Description : What is the place of human free will in our lives if all our actions are the result of some other cause? Does our processing unconscious beliefs or desires make us less free? Is our free will necessarily restricted if we do not choose our own beliefs? The debate between free will and its opposing doctrine, determinism, is one of the key issues in philosophy. Free Will: An historical and philosophical introduction provides a comprehensive introduction to this highly important question and examines the contributions made by sixteen of the most outstanding thinkers from the time of early Greece to the twentieth century: *Homer *Sophocles *Platto *Aristotle *St Augustine *St Thomas Aquinas *Descaartes *Spinoza *Hume *Kant *Schopehauer *Freud *Sartre *Weil *Wittgenstein *Moore Ilham Dilman brings together all the dimensions of the problem of free will with examples from literature, ethics and psychoanalysis. Drawing out valuable insights from both sides of the free will-determinism divide, and he provides an accessible and highly readable introduction to this perennial problem.
Description : Focusing on the concepts and interactions of free will, moralresponsibility, and determinism, this text represents the mostup-to-date account of the four major positions in the free willdebate. Four serious and well-known philosophers explore the opposingviewpoints of libertarianism, compatibilism, hard incompatibilism,and revisionism The first half of the book contains each philosopher’sexplanation of his particular view; the second half allows them todirectly respond to each other’s arguments, in a lively andengaging conversation Offers the reader a one of a kind, interactive discussion Forms part of the acclaimed Great Debates in Philosophyseries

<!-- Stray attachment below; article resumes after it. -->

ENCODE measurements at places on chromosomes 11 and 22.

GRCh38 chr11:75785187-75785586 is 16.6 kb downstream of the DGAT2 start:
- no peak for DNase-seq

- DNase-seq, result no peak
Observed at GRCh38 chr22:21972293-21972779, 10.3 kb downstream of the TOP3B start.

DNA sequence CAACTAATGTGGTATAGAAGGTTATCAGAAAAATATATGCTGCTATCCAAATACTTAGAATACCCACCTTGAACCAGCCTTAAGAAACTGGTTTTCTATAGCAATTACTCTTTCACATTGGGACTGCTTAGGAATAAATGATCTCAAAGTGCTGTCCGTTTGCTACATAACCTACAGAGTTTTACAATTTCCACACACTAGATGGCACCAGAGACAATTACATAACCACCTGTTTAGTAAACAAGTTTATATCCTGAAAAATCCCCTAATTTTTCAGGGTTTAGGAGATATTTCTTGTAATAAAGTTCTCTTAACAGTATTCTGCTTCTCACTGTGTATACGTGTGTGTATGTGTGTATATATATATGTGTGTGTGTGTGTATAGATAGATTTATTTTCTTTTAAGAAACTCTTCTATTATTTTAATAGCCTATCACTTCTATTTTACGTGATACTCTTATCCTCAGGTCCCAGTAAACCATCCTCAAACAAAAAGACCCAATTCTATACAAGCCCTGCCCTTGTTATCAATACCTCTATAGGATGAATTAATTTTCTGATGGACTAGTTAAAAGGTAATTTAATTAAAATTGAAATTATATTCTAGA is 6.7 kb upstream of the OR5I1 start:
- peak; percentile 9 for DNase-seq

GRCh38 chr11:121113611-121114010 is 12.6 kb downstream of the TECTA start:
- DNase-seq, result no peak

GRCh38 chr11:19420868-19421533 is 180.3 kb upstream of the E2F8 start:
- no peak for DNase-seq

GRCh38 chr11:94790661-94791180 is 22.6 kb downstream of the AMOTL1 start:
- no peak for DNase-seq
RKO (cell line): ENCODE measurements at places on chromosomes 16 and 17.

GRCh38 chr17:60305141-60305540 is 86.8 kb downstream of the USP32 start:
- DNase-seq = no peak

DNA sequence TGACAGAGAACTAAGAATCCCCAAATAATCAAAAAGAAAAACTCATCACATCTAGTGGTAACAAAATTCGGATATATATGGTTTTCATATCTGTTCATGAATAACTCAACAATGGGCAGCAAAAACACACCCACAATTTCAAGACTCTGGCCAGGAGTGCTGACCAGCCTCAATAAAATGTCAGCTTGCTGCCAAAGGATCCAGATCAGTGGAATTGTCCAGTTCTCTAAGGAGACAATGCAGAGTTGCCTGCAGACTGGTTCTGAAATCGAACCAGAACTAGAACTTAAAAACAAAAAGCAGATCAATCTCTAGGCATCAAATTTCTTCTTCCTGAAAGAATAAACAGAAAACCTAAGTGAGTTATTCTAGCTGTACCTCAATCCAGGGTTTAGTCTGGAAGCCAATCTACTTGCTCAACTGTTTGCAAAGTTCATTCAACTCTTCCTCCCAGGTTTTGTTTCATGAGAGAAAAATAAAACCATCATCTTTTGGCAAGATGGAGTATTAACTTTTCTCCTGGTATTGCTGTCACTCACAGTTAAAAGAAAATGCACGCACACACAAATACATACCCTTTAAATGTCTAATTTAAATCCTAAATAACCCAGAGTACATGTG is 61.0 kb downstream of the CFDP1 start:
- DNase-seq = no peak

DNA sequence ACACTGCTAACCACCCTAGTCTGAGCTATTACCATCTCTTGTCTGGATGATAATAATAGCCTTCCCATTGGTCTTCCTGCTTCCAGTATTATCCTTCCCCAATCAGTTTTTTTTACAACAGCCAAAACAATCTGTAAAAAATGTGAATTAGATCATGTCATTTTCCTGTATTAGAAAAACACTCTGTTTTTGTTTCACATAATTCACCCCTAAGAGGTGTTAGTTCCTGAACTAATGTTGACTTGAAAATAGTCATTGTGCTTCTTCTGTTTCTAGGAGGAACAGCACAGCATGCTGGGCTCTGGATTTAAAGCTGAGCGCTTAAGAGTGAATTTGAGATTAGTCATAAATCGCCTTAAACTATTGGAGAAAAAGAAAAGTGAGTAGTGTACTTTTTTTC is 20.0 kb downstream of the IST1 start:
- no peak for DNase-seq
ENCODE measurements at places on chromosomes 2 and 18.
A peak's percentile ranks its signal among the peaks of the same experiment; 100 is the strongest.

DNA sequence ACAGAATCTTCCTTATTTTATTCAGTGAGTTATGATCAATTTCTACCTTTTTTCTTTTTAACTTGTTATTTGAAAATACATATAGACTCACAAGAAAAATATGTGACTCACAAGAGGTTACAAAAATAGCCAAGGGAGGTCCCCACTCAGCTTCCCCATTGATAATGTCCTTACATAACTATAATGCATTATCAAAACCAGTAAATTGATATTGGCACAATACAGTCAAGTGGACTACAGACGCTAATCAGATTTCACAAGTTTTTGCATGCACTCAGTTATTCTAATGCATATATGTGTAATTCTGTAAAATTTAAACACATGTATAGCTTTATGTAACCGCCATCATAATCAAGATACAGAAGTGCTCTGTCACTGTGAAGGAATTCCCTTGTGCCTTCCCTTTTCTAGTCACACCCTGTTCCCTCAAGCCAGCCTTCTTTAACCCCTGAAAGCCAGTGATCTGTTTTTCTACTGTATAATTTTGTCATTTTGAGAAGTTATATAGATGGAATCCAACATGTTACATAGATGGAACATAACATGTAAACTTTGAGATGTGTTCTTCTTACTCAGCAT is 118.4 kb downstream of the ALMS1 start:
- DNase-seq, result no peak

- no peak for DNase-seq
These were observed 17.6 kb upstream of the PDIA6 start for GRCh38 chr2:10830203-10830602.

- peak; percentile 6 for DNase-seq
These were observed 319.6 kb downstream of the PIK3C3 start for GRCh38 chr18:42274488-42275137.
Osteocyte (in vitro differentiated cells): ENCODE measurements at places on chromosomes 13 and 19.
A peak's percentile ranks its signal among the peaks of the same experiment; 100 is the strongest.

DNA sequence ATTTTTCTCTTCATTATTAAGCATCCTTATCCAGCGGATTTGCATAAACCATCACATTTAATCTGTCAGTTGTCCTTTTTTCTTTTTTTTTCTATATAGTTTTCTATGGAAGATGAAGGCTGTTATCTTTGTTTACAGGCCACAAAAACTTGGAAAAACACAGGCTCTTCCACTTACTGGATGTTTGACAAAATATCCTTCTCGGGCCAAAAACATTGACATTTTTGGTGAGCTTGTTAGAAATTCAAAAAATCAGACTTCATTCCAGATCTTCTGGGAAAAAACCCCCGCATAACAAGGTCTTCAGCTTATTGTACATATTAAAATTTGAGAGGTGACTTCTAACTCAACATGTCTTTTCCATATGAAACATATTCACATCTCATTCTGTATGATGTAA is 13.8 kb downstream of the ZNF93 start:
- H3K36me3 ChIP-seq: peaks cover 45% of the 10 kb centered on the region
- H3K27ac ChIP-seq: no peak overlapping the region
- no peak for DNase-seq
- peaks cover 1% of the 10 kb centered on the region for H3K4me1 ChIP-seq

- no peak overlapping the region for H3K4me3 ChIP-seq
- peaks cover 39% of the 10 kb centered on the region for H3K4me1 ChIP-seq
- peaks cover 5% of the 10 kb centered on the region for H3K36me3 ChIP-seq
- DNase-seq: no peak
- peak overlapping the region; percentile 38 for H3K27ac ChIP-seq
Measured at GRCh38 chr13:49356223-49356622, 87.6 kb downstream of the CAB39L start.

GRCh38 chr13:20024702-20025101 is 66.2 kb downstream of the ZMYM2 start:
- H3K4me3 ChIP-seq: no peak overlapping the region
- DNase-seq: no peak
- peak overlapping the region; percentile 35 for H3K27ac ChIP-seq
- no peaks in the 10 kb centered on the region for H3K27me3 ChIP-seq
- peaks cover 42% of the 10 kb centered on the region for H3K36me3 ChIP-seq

Description : It is widely accepted in science that the universe is a closed deterministic system in which everything can, ultimately, be explained by purely physical causation. And yet we all experience ourselves as having the freedom to choose between alternatives presented to us -- 'we' are in the driving seat. The puzzling status of volition is explored in this issue by a distinguished body of scientists and philosophers.